On the top of the housing 14 there are various terminals. In the embodiment shown a terminal 18 for a thin, very flexible cable 19 via which the illumination means 6 is connected to the power supply unit 13, and a terminal 20 for connection of a control line 21 connecting the power supply unit 13 or its electronics 16 to an actuating element 22, for example, to a momentary contact control switch, via which the illumination means 6 can be turned on and off by touch when the power supply unit 13 is turned on.
The actuating element 22 is made such that it can be comfortably attached for example by means of a clip (not shown) or in some other suitable way to the desired location on the clothing of the user of the magnifying glass 1 such that this actuating element 22 can then be actuated by being touched for example with the arm, wrist, elbow, etc. It is possible to turn the illumination means 6 on and off without using the hand; this is very important especially in surgical applications with respect to the hygiene and sterility to be maintained.
On the top of the housing 14 there is a central switch 23 with which the power supply unit overall can be turned on and off. The weight of the illumination means 6 is for example 6 grams. With conventional batteries 15 a long operating life, for example at least 40 hours, can be reached until it is necessary to replace the battery.
The illumination means 6 is not only small and light, but this illumination means and the pertinent power supply unit 13 are also invulnerable to impacts. The size of the housing 14 corresponds for example to the size of a pack of cigarettes or half a pack of cigarettes.
Because it is also possible to use replaceable batteries, i.e. those which cannot be recharged or regenerated, the invention can be used wherever battery chargers are not available or their use is not feasible.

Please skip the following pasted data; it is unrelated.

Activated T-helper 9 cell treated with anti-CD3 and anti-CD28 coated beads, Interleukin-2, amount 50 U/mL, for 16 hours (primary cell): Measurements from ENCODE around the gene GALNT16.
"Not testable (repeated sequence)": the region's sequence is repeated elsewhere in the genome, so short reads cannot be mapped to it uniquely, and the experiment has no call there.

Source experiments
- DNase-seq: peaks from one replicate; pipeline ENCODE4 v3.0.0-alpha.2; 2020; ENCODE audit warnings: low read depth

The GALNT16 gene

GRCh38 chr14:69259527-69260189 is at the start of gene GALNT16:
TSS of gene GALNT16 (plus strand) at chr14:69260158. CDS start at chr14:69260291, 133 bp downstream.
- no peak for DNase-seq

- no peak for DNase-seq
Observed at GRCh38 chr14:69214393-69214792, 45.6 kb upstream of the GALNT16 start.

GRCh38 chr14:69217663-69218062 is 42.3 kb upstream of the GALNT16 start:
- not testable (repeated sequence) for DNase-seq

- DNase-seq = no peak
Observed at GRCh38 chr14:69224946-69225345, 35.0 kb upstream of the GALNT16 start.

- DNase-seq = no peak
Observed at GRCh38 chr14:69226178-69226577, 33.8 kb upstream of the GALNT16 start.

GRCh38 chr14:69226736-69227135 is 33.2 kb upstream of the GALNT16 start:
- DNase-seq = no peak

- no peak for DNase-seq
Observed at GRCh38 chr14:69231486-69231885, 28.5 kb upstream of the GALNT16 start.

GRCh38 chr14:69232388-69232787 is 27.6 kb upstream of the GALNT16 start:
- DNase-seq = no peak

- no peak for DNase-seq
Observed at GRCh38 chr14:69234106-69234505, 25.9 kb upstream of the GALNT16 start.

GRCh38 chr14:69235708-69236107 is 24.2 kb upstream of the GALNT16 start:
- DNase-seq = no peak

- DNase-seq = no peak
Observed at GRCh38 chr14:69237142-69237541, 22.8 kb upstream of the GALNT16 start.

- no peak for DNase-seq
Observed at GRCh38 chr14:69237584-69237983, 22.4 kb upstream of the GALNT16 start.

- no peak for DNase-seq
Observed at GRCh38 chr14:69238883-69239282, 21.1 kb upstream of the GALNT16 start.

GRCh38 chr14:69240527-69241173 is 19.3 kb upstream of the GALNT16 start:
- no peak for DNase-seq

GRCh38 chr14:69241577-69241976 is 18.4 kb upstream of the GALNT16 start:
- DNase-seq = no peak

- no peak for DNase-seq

It was assumed above that the lens arrangement 10 is formed by three discrete lenses 9. But of course it is also possible to use, instead of individual lenses, a multiple lens in which the individual lenses are combined into a monolithic multiple lens. Furthermore, it is also possible to use a lens common to all the LEDS instead of several individual lenses or lens elements. In the embodiment shown the lenses 9 are shown as optical convergent lenses. Of course, other focusing elements are conceivable as individual lenses or lens arrangements.
FIG. 5 shows as another possible embodiment, in a partial representation, a board 11 on an illumination means 6 a. In this illumination means, LEDs in the form of SMDs are used which enable a very dense arrangement on the board 11 so that in this version the individual light beams of a plurality of these LEDs 12 a can be optimally focused by means of a single optical focusing element at the focus of the common light beam 7. As shown in FIG. 5, in this version the LEDs 12 a are arranged in several rows and columns so that the LEDs with their light-emitting active layer lie a quadratic grid so that illumination of the working area or viewing area as uniform as possible in all directions takes place.
LEDs 12 or 12 a with the illumination means 6 turned on are operated continuously. However, there is also the possibility of operating the LEDs 12 or 12 a pulsed, for example with a frequency of 100 Hz. By changing the pulse width control of the light intensity is possible.
FIG. 6 shows, in a simplified representation and in a section, another possible version of the focusing lens 9 a which is used instead of the focusing lens 9. The focusing lens 9 a is an aspherical lens produced by pressing out of a suitable optical material, for example a plastic material which is suitable for optical lenses. The particular feature of the focusing lens 9 a is that it has one flat side 24 and one curved side 25 and is made aspherical on the curved side 25, i.e. with a radius of curvature which is smaller in the area of the optical axis and increases as the distance from the optical axis 26 increases. Using this aspherical focusing lens allows better concentration also of the edge beams 27 and thus improves the light output. This is especially important when using LEDs 12 and 12 a as the light source.